I spent a few days traveling to visit my mother, stopping by my sister Beth.
And, checking out the care of quilts of mine living at their houses!
Here is my Aunt Betty (who sewed on a grasshopper green Elna) and my mom (who sewed on a Pfaff 330 that my dad bought for her when he was stationed in Germany).
I love this coop building. We are losing so many of our agricultural buildings. Barn and outbuilding upkeep is expensive. And many coop buildings are being torn down for larger storage facilities, so I was glad to see this one is in good repair.
Looking north at the home place fields.
Plum trees in the fencerows at the Hibma place. Ready to blossom--I'm sorry that I missed that by about 2 days.
My next door neighbor Laurie called today--the children of the neighbors on the other side of them are clearing the house out. When their mother died about 17 years ago they closed the door to her sewing room, not to open it again until today.
Laurie brought many, many boxes and bags to her porch and started calling the neighbors.
Those of us with sewing friends each took about a third of what was left and brought to our own porches.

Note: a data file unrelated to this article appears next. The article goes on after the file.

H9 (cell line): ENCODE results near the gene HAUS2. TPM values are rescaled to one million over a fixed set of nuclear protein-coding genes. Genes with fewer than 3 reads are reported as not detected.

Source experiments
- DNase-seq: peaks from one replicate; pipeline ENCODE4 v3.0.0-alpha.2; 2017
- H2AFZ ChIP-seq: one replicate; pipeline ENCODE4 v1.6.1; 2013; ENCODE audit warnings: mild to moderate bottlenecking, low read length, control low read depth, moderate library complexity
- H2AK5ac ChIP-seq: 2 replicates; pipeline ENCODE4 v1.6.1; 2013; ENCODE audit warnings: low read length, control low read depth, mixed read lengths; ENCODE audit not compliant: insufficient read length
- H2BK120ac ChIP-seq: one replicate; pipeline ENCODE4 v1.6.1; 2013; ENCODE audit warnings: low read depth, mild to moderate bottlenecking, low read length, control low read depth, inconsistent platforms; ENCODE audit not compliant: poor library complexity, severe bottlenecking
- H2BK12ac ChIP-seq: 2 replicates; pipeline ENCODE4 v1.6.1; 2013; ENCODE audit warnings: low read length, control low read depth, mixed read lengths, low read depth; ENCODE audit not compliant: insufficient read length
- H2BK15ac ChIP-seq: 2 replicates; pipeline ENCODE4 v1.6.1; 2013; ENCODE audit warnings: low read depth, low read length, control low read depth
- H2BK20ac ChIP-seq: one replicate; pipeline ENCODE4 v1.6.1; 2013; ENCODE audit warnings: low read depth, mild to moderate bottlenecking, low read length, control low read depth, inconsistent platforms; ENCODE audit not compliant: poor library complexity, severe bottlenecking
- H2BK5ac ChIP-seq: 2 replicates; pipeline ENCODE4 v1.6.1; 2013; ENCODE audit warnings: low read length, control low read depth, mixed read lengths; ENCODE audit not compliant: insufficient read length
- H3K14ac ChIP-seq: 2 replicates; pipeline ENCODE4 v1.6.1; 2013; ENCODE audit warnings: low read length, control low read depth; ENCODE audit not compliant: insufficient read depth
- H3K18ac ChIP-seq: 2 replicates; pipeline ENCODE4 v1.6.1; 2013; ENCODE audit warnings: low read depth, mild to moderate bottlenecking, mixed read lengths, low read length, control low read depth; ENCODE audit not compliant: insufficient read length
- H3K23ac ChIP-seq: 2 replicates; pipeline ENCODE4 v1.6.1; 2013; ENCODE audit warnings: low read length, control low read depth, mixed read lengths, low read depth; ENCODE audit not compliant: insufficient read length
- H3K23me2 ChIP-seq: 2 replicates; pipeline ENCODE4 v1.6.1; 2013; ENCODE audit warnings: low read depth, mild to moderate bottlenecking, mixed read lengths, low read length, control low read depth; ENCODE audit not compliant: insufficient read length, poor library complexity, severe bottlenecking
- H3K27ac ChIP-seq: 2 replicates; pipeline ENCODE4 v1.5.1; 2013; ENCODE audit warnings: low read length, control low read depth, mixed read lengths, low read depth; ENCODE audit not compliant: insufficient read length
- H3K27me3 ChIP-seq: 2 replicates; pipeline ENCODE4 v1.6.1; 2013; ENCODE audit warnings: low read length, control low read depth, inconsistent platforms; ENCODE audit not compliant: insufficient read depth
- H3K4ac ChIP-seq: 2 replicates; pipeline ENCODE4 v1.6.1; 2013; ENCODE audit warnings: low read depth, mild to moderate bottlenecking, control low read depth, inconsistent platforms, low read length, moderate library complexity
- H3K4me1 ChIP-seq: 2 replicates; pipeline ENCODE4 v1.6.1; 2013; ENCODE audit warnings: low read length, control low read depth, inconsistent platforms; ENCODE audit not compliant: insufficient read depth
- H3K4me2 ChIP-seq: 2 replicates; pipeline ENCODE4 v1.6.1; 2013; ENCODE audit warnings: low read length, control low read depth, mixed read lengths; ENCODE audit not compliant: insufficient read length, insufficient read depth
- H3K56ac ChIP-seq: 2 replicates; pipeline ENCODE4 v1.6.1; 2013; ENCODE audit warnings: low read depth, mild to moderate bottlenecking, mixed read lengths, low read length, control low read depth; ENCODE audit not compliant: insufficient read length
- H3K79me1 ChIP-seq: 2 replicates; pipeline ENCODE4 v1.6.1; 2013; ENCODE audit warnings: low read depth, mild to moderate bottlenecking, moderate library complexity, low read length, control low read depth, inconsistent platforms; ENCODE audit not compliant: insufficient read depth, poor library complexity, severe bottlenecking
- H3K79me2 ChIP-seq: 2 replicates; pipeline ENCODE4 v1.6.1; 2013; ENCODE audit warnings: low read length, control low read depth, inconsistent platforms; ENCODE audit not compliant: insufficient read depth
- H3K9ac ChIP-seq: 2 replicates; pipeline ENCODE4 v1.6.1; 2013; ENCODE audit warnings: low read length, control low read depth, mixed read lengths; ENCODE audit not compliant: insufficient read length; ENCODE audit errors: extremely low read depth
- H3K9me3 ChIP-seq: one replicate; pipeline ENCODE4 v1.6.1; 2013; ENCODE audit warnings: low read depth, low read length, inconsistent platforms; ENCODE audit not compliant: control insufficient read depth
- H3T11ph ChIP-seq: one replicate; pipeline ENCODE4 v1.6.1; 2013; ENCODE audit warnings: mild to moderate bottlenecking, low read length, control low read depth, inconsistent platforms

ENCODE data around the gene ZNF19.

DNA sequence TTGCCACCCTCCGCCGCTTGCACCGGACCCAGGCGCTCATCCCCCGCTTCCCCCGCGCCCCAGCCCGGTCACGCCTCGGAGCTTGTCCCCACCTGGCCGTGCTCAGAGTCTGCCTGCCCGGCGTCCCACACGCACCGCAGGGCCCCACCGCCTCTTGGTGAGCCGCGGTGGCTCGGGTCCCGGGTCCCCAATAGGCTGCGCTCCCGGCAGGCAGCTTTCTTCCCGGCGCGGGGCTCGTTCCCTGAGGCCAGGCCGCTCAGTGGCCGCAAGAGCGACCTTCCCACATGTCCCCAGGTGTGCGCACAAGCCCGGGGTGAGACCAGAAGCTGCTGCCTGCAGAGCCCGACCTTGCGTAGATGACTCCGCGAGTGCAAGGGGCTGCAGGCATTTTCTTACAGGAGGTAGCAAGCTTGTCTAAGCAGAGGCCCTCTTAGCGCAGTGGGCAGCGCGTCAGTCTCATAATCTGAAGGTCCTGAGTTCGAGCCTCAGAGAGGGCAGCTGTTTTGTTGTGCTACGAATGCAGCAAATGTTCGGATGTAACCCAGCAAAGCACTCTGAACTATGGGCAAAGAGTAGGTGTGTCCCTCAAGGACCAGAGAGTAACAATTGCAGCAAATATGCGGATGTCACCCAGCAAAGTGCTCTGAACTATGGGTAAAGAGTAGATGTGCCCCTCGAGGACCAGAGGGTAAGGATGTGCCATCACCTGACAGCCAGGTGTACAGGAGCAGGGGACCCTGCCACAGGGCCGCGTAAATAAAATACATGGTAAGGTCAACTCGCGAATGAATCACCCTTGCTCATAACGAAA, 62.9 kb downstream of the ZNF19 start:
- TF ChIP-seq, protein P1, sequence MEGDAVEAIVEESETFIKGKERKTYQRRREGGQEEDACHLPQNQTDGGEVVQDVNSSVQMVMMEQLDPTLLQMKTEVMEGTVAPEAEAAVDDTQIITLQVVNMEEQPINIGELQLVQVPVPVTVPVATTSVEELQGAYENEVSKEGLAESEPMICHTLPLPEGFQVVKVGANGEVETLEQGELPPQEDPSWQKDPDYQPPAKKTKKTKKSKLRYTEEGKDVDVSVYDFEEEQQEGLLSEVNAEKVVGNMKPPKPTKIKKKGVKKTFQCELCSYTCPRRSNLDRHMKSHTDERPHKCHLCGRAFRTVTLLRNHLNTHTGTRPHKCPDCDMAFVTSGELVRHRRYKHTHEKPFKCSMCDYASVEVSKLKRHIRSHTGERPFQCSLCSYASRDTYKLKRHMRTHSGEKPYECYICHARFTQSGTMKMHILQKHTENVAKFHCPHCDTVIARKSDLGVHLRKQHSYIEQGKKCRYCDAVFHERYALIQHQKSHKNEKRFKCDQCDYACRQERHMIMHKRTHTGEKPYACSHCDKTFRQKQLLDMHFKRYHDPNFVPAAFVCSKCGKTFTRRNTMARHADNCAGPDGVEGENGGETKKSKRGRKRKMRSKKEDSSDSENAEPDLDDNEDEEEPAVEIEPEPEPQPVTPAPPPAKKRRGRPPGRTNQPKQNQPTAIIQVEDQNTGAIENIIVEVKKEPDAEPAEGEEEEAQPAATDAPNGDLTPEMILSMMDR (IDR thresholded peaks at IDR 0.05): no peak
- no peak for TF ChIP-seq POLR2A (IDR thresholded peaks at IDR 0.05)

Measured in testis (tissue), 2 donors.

My friends will be coming tomorrow. Friend Sharon Sikes refers to such finds as "dead women's notions". A macabre but funny term that comes to mind every time I see sewing items at a thrift store.
Anyway, this is my definitely keep pile from Lorraine's stash. She was an avid quilter in the 80's and 90's and included in this pile are some lovely pieces from the first Smithsonian collection. Also some favorite fabrics from my past that I used up and am delighted to be able to add back into my current works. They will be a wonderful reminder of Lorraine who was a dear neighbor who would grow tomatoes in vast quantities so that she could have an excuse to visit all the neighbors on the block and drop off a few every evening in the late summer. If we weren't home, we would find them on our porches. I was privileged to do some care for her in her dying days.
My quilting small group has discussed that we need to assist each others families when our sewing rooms need to be taken apart. It is an honor to do this duty.
Quilting in Chicago. Klein meisje is Dutch for little girl--what my beloved grandfather called his 12 granddaughters because, I fear, it was easier than trying to remember our names.